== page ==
For many LGBTQ+ people, hair and identity go hand in hand. Campaigns like “Strands for Trans” and a recent L’Oreal initiative have taken the charge of creating safe spaces for non-cisgendered people to get proper hair care. Now, Pantene takes the idea in a new direction, exploring how workplaces can make safe spaces for LGBTQ+ people to express themselves.
According to research cited by the haircare brand, 53% of LGBTQ+ people feel pressured to disguise their identity in the workplace. Joining the lineage of Pantene’s work in the LGBTQ+ community, the third iteration of “Hair Has No Gender Campaign” centers around a campaign film highlights the stories of queer workers—lawyers, models, carpenters, race car drivers and more—and the pride they feel when they’re free to wear their hair according to their identity.
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“I have to assume every workplace is not safe,” says Yarik, a research director, in the film. He later adds that “it’s just not possible to blossom in work if you are not your true self.”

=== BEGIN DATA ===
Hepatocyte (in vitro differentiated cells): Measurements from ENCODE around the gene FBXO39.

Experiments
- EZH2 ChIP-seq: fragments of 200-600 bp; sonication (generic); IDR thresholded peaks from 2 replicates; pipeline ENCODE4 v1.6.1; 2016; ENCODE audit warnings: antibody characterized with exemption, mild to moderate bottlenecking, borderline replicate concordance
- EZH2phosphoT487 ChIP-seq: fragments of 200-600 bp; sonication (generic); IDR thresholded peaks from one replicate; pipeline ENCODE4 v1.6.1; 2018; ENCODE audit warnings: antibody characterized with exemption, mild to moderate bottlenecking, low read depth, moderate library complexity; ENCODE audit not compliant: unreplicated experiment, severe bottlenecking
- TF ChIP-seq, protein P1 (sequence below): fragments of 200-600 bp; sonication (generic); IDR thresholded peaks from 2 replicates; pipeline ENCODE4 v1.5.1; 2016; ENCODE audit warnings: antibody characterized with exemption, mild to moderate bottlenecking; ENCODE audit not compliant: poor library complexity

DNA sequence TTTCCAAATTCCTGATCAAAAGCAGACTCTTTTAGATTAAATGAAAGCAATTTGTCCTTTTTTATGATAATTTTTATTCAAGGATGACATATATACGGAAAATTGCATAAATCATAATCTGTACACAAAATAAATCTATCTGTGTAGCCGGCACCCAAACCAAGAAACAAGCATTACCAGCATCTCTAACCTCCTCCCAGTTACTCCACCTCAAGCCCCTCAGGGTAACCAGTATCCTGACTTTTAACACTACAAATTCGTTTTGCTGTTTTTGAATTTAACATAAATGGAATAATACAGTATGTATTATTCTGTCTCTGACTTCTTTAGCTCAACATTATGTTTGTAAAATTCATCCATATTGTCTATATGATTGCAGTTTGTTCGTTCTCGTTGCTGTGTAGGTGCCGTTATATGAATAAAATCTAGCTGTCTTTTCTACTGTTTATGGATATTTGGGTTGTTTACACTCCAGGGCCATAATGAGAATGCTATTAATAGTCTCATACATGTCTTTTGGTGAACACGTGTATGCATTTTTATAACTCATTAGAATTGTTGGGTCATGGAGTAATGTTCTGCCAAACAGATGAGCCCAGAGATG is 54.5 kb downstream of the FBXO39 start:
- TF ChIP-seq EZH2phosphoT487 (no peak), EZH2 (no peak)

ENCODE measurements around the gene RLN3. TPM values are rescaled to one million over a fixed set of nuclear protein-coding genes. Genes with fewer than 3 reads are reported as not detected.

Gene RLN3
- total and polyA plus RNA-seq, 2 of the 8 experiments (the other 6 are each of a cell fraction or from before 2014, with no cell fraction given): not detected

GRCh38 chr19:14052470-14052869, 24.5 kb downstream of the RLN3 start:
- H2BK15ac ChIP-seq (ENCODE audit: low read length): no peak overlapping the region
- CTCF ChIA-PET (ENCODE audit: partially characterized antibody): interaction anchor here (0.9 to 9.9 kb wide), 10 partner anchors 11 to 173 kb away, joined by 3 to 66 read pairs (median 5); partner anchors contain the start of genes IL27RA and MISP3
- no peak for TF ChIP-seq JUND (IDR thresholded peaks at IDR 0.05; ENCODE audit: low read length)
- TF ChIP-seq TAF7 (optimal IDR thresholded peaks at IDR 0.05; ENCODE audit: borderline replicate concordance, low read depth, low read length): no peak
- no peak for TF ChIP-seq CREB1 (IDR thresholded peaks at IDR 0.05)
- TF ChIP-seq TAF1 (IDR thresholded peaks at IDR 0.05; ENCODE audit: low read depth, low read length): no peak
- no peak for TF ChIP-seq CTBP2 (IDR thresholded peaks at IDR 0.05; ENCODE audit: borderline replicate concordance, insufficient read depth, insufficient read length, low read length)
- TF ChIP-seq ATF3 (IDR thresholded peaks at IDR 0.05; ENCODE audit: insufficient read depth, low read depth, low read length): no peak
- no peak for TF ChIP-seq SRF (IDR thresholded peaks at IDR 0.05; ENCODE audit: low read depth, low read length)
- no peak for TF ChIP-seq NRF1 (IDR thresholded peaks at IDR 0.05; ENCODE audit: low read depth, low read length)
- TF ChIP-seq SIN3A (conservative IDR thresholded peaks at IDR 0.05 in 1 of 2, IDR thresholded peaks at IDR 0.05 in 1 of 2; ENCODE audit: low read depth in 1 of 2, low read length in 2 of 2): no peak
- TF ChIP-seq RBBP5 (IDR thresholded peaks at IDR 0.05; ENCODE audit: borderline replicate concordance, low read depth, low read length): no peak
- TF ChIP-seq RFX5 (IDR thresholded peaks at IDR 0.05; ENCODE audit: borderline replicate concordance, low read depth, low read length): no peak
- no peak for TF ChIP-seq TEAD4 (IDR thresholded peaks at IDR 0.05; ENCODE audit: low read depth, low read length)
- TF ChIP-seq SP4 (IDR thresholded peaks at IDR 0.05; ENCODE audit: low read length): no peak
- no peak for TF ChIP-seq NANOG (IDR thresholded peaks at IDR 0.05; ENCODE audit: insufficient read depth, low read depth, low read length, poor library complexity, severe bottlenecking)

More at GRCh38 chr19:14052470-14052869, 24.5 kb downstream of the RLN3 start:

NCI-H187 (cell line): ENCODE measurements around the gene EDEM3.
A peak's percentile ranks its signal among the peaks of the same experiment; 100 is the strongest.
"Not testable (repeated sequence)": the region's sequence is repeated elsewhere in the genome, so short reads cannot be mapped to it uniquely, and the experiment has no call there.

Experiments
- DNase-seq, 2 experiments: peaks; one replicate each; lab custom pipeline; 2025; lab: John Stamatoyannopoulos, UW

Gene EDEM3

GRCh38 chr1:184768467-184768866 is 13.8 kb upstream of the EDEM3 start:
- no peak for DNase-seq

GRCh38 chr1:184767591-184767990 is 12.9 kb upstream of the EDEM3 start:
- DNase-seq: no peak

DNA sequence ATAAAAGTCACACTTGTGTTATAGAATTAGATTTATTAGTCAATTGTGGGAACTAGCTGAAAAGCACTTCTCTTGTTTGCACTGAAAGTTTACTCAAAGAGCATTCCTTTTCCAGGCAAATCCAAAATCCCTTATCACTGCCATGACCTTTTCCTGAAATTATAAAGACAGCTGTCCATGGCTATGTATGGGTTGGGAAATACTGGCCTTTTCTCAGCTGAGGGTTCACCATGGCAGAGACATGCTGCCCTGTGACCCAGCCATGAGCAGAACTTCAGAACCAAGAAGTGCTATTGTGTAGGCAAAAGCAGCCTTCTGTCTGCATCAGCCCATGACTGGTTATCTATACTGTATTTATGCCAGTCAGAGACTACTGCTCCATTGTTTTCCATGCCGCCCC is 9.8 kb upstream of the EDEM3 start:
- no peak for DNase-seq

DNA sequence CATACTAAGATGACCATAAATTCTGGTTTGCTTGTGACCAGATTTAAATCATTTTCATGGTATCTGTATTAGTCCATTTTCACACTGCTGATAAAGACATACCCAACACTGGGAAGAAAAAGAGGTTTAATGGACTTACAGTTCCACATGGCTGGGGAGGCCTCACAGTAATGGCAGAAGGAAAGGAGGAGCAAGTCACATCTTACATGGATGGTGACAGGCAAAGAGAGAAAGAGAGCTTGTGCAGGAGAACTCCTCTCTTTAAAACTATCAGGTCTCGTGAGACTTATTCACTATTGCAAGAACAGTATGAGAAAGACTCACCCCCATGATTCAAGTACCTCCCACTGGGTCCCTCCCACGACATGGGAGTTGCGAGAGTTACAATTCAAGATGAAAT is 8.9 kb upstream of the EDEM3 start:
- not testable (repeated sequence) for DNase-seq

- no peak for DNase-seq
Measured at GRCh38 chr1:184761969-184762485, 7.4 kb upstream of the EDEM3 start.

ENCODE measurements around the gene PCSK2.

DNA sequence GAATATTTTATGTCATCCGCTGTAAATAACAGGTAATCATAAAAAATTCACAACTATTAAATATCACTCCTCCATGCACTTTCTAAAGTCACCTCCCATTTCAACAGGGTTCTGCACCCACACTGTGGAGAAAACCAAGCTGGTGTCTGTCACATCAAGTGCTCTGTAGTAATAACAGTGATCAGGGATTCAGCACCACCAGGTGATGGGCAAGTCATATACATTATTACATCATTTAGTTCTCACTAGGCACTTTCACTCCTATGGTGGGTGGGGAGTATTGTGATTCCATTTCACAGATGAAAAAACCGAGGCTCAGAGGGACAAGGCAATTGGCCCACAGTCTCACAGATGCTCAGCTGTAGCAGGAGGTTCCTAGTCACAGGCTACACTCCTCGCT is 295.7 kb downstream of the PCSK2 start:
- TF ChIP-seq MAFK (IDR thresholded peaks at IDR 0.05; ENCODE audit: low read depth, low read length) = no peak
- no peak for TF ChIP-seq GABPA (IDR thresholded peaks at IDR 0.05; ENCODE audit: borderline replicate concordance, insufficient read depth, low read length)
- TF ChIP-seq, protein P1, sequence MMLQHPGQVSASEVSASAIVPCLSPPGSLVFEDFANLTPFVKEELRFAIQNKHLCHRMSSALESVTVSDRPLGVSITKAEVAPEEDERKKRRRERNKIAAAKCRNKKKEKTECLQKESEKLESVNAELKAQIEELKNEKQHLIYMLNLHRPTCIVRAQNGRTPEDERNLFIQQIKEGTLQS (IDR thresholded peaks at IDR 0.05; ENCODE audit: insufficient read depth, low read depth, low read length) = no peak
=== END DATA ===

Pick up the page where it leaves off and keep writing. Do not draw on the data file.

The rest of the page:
The short film features confessional-style interviews with LGBTQ+ workers in different industries from around the globe and powerfully highlights the intersectionality of many diverse identities and the power imbalance that unwelcoming work environments produce.
“I worked for 15 years and I never came out,” says Camilla, a carpenter. “My hair was politics.”
The video also highlights the impact of visibility not just for the people highlighted, but for future generations. Joppe, a digital creative, says, “I never had someone like me to look up to” and artist, and professor Vivek Shraya notes that “being seen and respected as a trans teacher has been incredibly healing.”
The video will air on social and digital platforms throughout Canada, Spain, Greece, Italy, Belgium, U.K. and Germany. Along with the video, Pantene released educational resources on how to create an inclusive workplace, in collaboration with the video’s 12 cast members as well as advocacy groups, including Outleadership and The Dress Code Project.
“Many LGBTQIA+ workers feel they can not be themselves at the workplace,” said Heléne Graffner, communications director hair care Europe at Procter & Gamble, in a statement. “We know that hair is part of that equation, and that being able to wear the hair you want makes you feel more powerful and productive. Through this campaign we want to encourage employers to join in the work to create better workplaces for all, as we know the positive effects that will have.”